“Seeing from Both Sides” is a little black and white book that started with the Beltane bonfire. In a rare moment of clarity, I remembered that I wanted to try to make handmade Vine Charcoal. So I cut up some grape vine clippings, put them in a tin can and under the coals of the huge brush pile bonfire that included our Christmas tree, needles for incense, and ice storm branches.

Vine Charcoal Bonfire

Vine Charcoal Bonfire

Vine Charcoal

Vine Charcoal

Vine Charcoal drawing by Kathleen O'Brien

Vine Charcoal drawing by Kathleen O’Brien

Greg and I kept bees for a few years. My favorite pastime was catching swarms, only because they always chose to swarm on a low branch. The hive was rubbed with fresh Melissa and placed under the swarm, branch shaken, in they went after the queen. Fascinating.

beekeepers

beekeepers

Sadly, we lost our hives to beetles, and admitted that it was a lot of work, easier to buy honey! Meanwhile we had a lot of beeswax from the foundations. That got me remembering an art friend, Morrison Polkinghorne’s video about making crayons. The one difference in his instructions was that he was using Lotus blossom ash, I ground up the vine charcoal.

Vine Charcoal and our beeswax

Vine Charcoal and our beeswax

Grinding the charcoal was a good excuse to try a Neolithic pestle.

Vine Charcoal ground with Neolithic pestle

Vine Charcoal ground with Neolithic pestle

grating our beeswax

grating our beeswax

He suggested pouring the mix of melted wax and powder into parchment paper, open it when cool. Mine looked like a boat, just like his did! The fragrance of beeswax is still present.

Beeswax Crayon

Beeswax Crayon

Beeswax Crayon

Beeswax Crayon

I first tried it out on an encaustic collage with poppy petals and feather shapes torn from Japaneses paper, the color sticking to the raised areas.

drawing with the Beeswax Crayon on an encaustic collage

drawing with the Beeswax Crayon on an encaustic collage

Then on the back side of the charcoal drawing used the crayon to do a frotage of the collage.

Frotage of the encaustic collage with the Beeswax Crayon

Frotage of the encaustic collage with the Beeswax Crayon

Frotage of the encaustic collage with the Beeswax Crayon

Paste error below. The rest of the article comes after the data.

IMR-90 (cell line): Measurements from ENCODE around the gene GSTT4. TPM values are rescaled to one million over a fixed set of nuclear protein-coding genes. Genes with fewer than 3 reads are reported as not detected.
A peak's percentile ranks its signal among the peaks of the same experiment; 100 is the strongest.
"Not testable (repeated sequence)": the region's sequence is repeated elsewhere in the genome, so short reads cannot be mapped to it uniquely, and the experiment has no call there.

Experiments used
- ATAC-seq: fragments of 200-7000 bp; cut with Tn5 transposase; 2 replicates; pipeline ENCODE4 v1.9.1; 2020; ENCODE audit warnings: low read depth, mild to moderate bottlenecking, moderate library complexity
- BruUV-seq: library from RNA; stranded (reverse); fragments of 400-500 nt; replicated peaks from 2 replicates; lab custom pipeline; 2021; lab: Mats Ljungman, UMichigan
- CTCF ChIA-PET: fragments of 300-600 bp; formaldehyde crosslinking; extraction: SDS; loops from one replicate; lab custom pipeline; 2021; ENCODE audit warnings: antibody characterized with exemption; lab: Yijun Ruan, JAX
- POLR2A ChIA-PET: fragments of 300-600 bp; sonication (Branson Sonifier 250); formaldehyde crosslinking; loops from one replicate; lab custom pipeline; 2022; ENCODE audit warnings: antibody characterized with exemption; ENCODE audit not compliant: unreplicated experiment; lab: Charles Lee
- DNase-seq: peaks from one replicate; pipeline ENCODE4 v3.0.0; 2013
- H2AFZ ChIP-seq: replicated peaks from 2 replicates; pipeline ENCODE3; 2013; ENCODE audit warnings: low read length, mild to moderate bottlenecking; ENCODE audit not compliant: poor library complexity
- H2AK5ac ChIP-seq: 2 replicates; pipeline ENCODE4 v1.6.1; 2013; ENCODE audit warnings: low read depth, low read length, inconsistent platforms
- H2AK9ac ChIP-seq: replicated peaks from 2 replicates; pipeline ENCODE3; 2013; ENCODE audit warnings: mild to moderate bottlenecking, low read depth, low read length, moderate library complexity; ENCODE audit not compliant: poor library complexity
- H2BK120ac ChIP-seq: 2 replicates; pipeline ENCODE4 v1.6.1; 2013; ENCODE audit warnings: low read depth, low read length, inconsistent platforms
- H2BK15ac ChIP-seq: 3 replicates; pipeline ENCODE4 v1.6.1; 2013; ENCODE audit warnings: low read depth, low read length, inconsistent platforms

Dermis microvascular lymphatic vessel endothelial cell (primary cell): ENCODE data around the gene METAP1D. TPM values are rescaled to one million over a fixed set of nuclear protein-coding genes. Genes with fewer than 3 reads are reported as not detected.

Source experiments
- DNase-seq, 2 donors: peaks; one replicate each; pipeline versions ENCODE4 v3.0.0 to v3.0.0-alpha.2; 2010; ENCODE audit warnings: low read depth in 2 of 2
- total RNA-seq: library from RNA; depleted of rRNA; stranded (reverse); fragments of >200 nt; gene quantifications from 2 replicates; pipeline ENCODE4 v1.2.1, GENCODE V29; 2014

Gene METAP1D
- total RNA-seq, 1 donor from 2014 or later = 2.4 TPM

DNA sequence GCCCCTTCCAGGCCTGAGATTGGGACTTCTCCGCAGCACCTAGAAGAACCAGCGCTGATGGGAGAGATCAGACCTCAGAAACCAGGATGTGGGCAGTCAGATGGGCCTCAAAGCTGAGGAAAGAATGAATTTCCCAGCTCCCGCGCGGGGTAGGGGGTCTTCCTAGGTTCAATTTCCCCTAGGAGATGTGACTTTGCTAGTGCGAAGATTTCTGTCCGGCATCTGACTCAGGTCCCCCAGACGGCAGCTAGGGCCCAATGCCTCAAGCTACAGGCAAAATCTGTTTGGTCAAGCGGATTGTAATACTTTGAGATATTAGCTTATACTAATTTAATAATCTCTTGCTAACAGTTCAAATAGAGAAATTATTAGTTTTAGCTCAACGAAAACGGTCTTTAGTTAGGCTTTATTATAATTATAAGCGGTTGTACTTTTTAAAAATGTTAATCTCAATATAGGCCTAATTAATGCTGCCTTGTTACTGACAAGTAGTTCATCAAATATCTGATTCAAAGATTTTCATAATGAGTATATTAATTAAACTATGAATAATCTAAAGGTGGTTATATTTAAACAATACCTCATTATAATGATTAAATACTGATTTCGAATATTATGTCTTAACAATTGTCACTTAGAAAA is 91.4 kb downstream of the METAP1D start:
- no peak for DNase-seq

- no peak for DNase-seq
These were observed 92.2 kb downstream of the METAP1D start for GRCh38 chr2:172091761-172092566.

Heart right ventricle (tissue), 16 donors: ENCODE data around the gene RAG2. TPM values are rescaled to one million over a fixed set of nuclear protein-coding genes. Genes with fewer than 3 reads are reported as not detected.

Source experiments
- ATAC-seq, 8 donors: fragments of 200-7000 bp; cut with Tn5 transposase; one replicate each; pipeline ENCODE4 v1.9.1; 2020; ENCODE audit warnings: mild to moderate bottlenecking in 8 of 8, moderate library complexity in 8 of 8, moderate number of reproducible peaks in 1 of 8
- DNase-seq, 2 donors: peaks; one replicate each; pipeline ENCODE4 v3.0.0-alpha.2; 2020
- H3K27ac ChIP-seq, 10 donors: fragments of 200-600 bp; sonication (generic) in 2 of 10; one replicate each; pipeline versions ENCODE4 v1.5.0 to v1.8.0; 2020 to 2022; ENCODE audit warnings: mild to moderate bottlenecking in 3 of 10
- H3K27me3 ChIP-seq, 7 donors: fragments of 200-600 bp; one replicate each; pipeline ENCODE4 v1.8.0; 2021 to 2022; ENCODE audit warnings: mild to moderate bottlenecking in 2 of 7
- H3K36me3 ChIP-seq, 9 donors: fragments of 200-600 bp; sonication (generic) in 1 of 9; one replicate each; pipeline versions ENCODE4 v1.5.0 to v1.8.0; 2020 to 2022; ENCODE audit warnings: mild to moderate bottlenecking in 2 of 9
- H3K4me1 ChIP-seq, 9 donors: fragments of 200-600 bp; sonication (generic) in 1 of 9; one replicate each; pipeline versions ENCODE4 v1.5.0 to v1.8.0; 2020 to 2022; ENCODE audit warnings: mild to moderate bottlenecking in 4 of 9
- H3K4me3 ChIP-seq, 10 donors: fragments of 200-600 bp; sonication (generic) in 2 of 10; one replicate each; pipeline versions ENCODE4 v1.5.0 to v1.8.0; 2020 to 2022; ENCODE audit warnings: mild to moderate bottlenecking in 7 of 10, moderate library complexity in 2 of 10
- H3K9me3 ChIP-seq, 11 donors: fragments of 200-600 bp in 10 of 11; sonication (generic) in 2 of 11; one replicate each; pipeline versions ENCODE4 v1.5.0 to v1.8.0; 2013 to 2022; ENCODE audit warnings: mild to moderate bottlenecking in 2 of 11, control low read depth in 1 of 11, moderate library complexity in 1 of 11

Writing, marks and frotage of the encaustic collage with the Beeswax Crayon

I drew over certain areas of the charcoal drawing using different sides of the crayon.

Front side of "Seeing Both Sides" before tearing, showing Vine Charcoal drawing with beeswax crayon by Kathleen O'Brien

Front side of “Seeing Both Sides” before tearing, showing Vine Charcoal drawing with beeswax crayon by Kathleen O’Brien

back side of "Seeing Both Sides" before tearing, showing drawings with beeswax crayon, pens, pencils by Kathleen O'Brien

back side of “Seeing Both Sides” before tearing, showing drawings with beeswax crayon, pens, pencils by Kathleen O’Brien

When both sides were complete, I tore the sheet and folded them into signatures and finally sewed them into a sixteen page book, “Seeing Both Sides”.

back side of "Seeing Both Sides" after tearing, showing drawings with beeswax crayon, pens, pencils by Kathleen O'Brien

back side of “Seeing Both Sides” after tearing, showing drawings with beeswax crayon, pens, pencils by Kathleen O’Brien

"Seeing Both Sides" with Vine Charcoal , beeswax crayon, pens, pencils by Kathleen O'Brien

“Seeing Both Sides” with Vine Charcoal , beeswax crayon, pens, pencils by Kathleen O’Brien

It’s really fun to arrange the pages before binding, and interesting to see the interplay of the two styles. It was only after I titled it that I remembered when I first started making collages in 2001 they were two sided. They were very difficult to display, so I gave it up after a while. With bookmaking, I can achieve that inclination.

pages from "Seeing Both Sides" by Kathleen O'Brien

pages from “Seeing Both Sides” by Kathleen O’Brien

pages from "Seeing Both Sides" by Kathleen O'Brien

pages from “Seeing Both Sides” by Kathleen O’Brien

 

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